Photographer Spotlight Interview with Mantas Kubilinskas Photography – Washington, D.C.

Photojournalistic wedding photographer washington dc .jpg

All Photos © Mantas Kubilinskas

With recognition from a plethora of photography publications, an incredible five winning images across four different Junebug Weddings Best of the Best contests, as well as a Rangefinder Grand Prize win, it would be easy to believe Mantas Kubilinskas had found his photography comfort zone. Yet, Mantas finds happiness by continually studying his art, discovering new techniques, and experimenting stylistically. Each of those winning images is so different from the next, whether it be a long shot from dozens of feet above to a super intimate black and white portrait. Still, his work has such a distinctive personality much like his own: something of bold artistry, daring compositions, and an overall jovial charm.

Give us a classic, ‘First Day of School’ introduction of yourself:

Born and raised in Lithuania, I found my way to the US about ten years ago. After working various short-term jobs, I finally decided to pursue my true passion – photography. Currently based in Washington, DC, I specialize in creative photojournalism with an editorial flair. With each wedding, I strive to document the complete essence of the love story from start to finish – to capture the spontaneous and unexpected moments as they unfold throughout the day. I believe that this unique approach is a representation of my character, my past, and my journey to where I am today.

Is there an aspect of wedding photography that you find consistently challenging?

I feel that each wedding is challenging and unique. That’s what inspires me and continues to drive my search for new techniques, skills, and methods. I turn this challenge into an opportunity to capture something in each wedding that perfectly depicts the mood and personality of each couple.

What aspect of your job never ceases to give you butterflies or make you excited?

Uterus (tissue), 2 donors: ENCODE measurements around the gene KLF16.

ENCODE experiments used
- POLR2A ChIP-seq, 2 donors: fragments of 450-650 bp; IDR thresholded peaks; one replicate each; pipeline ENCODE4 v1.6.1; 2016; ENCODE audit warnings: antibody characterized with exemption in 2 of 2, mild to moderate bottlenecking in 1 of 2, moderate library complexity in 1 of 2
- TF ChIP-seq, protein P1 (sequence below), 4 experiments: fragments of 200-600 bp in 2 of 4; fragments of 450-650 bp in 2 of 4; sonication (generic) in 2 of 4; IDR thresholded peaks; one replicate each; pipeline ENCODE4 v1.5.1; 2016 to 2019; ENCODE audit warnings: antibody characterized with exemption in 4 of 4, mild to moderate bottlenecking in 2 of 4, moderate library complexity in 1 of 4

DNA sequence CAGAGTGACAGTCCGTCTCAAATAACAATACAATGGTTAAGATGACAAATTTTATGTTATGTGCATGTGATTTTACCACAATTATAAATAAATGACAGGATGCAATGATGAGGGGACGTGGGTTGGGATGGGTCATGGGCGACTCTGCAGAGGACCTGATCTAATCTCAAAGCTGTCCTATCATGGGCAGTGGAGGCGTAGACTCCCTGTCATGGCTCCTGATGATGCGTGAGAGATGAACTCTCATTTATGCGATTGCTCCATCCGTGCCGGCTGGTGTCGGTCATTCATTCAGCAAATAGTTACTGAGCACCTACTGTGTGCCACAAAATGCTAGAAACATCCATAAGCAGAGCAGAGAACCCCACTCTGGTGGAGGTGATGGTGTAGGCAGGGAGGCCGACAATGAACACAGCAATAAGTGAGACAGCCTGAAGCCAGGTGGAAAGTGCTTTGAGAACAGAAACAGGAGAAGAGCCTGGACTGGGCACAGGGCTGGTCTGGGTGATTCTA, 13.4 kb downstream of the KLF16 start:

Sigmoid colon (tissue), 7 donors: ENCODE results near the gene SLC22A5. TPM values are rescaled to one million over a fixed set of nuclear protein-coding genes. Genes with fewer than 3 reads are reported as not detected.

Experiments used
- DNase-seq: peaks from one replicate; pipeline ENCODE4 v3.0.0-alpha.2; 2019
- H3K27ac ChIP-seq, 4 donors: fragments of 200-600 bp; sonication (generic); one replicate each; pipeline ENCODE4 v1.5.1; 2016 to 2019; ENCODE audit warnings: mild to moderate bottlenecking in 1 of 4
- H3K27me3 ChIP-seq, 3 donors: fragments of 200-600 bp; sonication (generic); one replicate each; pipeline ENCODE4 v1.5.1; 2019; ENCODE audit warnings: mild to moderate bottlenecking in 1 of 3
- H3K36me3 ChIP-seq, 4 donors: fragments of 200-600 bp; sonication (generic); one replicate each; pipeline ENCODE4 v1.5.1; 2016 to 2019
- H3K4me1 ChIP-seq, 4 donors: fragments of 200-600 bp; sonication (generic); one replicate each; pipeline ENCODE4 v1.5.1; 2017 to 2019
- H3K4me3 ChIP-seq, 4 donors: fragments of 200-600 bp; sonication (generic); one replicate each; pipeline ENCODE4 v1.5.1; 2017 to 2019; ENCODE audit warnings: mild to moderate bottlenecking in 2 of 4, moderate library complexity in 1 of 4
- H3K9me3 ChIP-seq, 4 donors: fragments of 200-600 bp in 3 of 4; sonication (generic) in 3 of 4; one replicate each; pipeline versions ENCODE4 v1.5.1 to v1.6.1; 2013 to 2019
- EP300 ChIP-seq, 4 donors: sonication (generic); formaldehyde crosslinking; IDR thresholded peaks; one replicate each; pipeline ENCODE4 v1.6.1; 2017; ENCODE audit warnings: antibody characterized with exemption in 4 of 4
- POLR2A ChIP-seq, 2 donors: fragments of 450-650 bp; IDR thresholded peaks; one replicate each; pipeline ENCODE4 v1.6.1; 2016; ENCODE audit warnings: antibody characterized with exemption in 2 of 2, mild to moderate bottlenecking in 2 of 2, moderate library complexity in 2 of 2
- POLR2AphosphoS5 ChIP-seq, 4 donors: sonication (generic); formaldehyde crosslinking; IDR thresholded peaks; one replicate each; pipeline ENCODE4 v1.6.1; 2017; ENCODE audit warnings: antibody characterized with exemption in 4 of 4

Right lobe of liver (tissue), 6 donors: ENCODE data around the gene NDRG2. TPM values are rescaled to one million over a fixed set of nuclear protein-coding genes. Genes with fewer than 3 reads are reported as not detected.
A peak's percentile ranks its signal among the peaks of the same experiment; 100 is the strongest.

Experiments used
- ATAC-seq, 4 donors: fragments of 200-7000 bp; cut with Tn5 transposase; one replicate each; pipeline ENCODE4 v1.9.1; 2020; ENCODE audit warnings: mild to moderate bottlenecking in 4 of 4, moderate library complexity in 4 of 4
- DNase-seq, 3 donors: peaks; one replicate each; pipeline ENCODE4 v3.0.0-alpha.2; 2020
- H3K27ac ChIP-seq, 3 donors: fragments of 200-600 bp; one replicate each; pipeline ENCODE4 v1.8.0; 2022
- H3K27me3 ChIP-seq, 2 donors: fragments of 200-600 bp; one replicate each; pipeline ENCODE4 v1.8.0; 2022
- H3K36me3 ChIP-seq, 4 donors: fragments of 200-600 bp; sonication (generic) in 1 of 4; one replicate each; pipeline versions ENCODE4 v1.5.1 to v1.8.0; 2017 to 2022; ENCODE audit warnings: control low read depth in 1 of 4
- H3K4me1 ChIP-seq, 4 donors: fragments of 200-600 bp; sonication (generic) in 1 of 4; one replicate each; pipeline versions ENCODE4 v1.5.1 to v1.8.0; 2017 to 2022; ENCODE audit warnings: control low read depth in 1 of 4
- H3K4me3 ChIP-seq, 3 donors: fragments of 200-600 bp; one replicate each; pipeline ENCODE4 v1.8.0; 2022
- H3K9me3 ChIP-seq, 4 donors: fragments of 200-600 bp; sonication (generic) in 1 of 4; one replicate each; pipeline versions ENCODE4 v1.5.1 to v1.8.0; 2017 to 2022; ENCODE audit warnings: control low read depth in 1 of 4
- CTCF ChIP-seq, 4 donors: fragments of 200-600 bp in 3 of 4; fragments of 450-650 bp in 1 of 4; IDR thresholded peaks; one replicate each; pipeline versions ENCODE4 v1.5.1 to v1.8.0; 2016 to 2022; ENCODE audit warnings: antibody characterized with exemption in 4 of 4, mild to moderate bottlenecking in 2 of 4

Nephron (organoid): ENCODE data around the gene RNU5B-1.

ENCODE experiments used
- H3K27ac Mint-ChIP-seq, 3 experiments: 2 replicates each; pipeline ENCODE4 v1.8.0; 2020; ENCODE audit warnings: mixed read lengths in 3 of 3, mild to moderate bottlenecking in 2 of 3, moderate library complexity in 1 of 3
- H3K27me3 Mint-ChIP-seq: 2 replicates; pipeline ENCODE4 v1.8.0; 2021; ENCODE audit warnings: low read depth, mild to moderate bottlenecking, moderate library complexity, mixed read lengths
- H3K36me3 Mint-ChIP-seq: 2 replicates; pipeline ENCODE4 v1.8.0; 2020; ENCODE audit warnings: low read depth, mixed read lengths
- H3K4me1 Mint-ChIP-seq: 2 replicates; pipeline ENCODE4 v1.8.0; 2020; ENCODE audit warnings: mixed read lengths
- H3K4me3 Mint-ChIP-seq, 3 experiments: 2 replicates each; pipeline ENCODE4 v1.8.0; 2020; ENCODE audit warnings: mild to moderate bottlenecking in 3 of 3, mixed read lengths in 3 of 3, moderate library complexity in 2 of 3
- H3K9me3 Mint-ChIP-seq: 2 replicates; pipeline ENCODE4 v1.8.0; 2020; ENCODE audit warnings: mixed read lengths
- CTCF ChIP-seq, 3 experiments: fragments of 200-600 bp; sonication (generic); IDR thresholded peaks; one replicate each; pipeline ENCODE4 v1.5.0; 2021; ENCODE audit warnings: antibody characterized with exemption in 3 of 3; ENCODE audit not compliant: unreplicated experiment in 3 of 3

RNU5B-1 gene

Simple – people.

Describe an average day for you.

No day for me is average! But typically I have a morning or early afternoon engagement session, then editing of prior sessions or weddings, work on emails and marketing, and end with an evening meeting with clients. One thing I never miss is an evening walk; today is day 170 in my goal to walk each night.

What is your favorite moment or tradition at weddings?

When I am able to capture the first moment of the couple after the ceremony; the first few moments of them as husband and wife. There is an amazing change in their aura and emotion full of happiness, relief, and bliss.

Best DC Wedding Photographer.jpg

What is your favorite image that you’ve taken?  Can you describe how you created it? What is it that makes it different?

The image of the plane shadow over the couple on the paddleboards comes to mind. I laugh when I remember how many different scenarios I received from friends and colleagues suggesting I used drones, Photoshop or other unusual techniques. The story is that I stood on the Key Bridge as I was capturing an engagement session. My plan was to photograph them laying on the boards looking at the sky. Since I was up so high on the bridge, they could not hear my directions and so I just continued to take pictures. I remember at one point everything casting over with a shadow but I never realized what caused it. A few days later as I was working on the session and going through the images, my jaw dropped as I discovered the airplane’s perfect shadow projected in the photo.

In your opinion, what is different about wedding photography in comparison to other forms and categories?

Wedding photography to me is about human emotion. There is no staging involved, like the look in the groom’s eyes when he sees his bride coming down the aisle or a father’s hug to his daughter after their father/daughter dance.

Wedding photography also incorporates at least seven categories of photography. It is challenging yet rewarding, as I have to be knowledgeable in other categories (such as photojournalism, portraits, landscapes) in order to deliver a complete product to my clients.

If you could capture anything else, who/what/where would you love to be able to photograph?

Stars! As challenging as it is to capture human emotion, being able to capture images of stars and galaxies is one of my long-lived dreams.

Have you made any life-long friends within the industry?

YES! Many of my daily interactions are with people I met while attending photography seminars such as Mystic Seminars, the Fearless Conference, and the Canada Photo Convention, just to name a few.

What is your favorite thing to do when not working?

As funny as it may sound, outside of work I enjoy learning about photography; learning about new techniques and about the latest equipment. I enjoy meeting new people and getting to know them. Maybe that’s why I don’t see photography as work. 

Since I do a fair share of traveling I have come to enjoy outdoors. I do a lot of hiking, kayaking and walking. I find it gives me a great opportunity to learn a new place and also spend time with my thoughts.

Wedding Happines By Mantas Kuilinskas.jpg

What do you feel most grateful for about your career, in its current state?

I am grateful for the success I have been able to achieve in what seems to me such a short period of time. I feel that I have been very blessed with the professional connections and amount of work I continue to obtain each day of my career.